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The Freedom RS 130 is Scarpa’s Burliest Boot Yet - Teton Tested

Most skiers are looking for that one piece of gear that can do it all. One pair of skis, bindings, and boots that they can charge almost any condition the mountain will throw at them. This is reflected in current gear and design trends. Tech bindings are available with DINS up to 16, the trend of skis with abnormally wide waists is starting to regress, and companies are putting in effort to deliver a variety of touring boot options.

To compliment this emerging trend, Scarpa has released the  Freedom RS 130 as a stiffer follow-up to their popular Freedom SL 120. The boot promises the best of every world, and according to Scarpa, “more control than your mother in law wants at Thanksgiving.” In short Scarpa, delivered on a their promises by designing a touring boot with a true downhill performance experience.

Construction & Fit

The Scarpa RS 130 boots. Jonathan Desabris photo. 

The major differences between the Freedom SL and RS is that Scarpa retuned the cuff with a stiffer polyamide material, which decreased the lateral flex, allowing for more control. Additionally, the forward flex was bumped up to a true 130 to better suit the more aggressive freeride skier. The Freedom RS is secured with four buckles and a clever oversized booster strap. Designed in collaboration with Booster, the strap has two pulley cams, instead of the traditional one, providing a great rebound, which is also adjustable, and a more secure fit.

RELATED: Does Salomon's MTN Lab touring boot live up to the hype?

Overlap construction molds the lower part of the boot around a carbon fiber frame for additional stiffness. The liner is a custom collaboration with Intuition that is thermo-moldable in the lower with a race-inspired, reinforced upper. The sole is a Vibram “mountain plus” that is compatible with tech style bindings. It can be swapped for the “Piste”, a straight-up alpine sole.

The two-pulley cam Booster strap. Jonathan Desabris photo. 

The boot has a generous 101mm forward last, meaning that skiers with a narrow foot might be swimming. Fortunately, I have natural flippers, so that coupled with the thermo-molded liner eliminated pressure points for a great fit around my heel and foot.

The Scarpa 130 On the Skintrack

The author on a skin up Wilson faces. Ryan Dunfee photo. 

With only a modest 25º range of motion, there are definitely options on the market that will provide movement than the Freedom RS. It is known, however, that this boot was not designed for the lightweight-minded, high-alpine ski mountaineers. I found that with the booster strap slack and the buckles open, there was adequate movement for shorter skins and bootpacks.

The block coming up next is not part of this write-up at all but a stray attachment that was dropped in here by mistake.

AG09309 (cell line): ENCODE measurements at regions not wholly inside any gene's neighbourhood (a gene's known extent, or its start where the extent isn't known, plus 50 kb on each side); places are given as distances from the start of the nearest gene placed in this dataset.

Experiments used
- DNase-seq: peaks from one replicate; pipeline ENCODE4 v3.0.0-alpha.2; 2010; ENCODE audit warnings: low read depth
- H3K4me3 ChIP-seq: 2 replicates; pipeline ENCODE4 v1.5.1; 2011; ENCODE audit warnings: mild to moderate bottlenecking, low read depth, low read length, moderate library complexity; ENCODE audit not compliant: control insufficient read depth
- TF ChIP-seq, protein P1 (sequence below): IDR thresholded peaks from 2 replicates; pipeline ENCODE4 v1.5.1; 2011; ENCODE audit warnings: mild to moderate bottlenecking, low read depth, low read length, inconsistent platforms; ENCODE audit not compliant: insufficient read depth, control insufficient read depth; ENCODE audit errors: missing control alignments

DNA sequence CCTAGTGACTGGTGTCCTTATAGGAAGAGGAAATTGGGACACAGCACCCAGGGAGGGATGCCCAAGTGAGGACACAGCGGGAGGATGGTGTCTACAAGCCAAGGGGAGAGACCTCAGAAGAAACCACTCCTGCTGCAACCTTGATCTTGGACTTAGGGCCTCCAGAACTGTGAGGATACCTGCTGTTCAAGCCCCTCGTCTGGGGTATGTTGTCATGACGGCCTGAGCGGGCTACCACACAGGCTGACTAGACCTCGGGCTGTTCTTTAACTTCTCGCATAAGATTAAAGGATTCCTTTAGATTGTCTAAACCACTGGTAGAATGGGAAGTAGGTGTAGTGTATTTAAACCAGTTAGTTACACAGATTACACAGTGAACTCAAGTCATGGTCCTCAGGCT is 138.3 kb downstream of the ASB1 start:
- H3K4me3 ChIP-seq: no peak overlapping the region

On Teton Pass the boot performed like a champ. At just under 2000 grams for a pair of 27.5 boots– one of the lightest offerings in this category – it easily crushed the 1,700-foot pre-work bootpack up Mt. Glory. The range of motion meant was fine for shorter skins, and the fit led to no hotspots or blisters. 

The Vibram "mountain plus" sole can swapped for an alpine one. Jonathan Desabris photo. 

Anything consistently longer, or for consecutive long days, I would recommend other options. Transitioning was a breeze, just a simple satisfying click in the heel and you basically had an alpine downhill boot on your feet.

The Scarpa 130's On The Down

The author attempts to get pitted off Glory. Ryan Dunfee photo. 

First and foremost, this is an alpine boot that also comes with a touring capacity. On the downhill is where the Freedom RS's proves their value, and then some. I was using this to ski my BD Boundary 107 with Radical 2 FT bindings, and am absolutely estatic about this combination. The double power strap is genius, providing enough rebound to transfer power on big arcing turns with complete comfort, and minimal pain points.

It is a true 130 flex, and the molding of the lower boot around a carbon fiber frame provided me with maximum stiffness. This along, with the race-inspired liner and the four buckles ensured that my foot was secure in the boot, ready for any descent.

A simple switch to walk mode. Jonathan Desabris photo. 

Probably the most watershed moment on the boot was skiing an early season day at Alta. With no new snow activity and only the setup described above, I was worried that my lift ticket might have been wasted. I could not be wrong and felt completely comfortable on a variety of terrain. I was able to set an edge on the old snow and navigate glades with ease. In Jackson, both on the Pass and in the Jackson Hole Mountain Resort sidecountry, the Scarpa Freedom RS's performance is what I come to expect of my heavier, burlier alpine boots.

The Bottom Line

Ready for some deep snow and powerful turns. Jonathan Desabris photo. 

Scarpa delivers as promised, designing a boot that fits the needs of the modern freeride skier. If you are like me, and want one boot to do it all and can't stand skiing in anything but a steel-stiff race plug boot, I would seriously look at the Freedom RS as an option. 

Its downhill ability will become legendary, and the swappable soles mean it can be adapted to any setup. If you are someone who values weight efficiency on longer skins and climbs, I would steer for other offerings, otherwise I would highly recommend the  Scarpa Freedom RS 130. The boot retails for $828.95 and can be had from our friends over at evo.com.

From The Column: TGR Tested

I watched many reviews of experts so that I got that I have to buy it or not. And someone write my assignment just because of this also you explain some extra features of it too.

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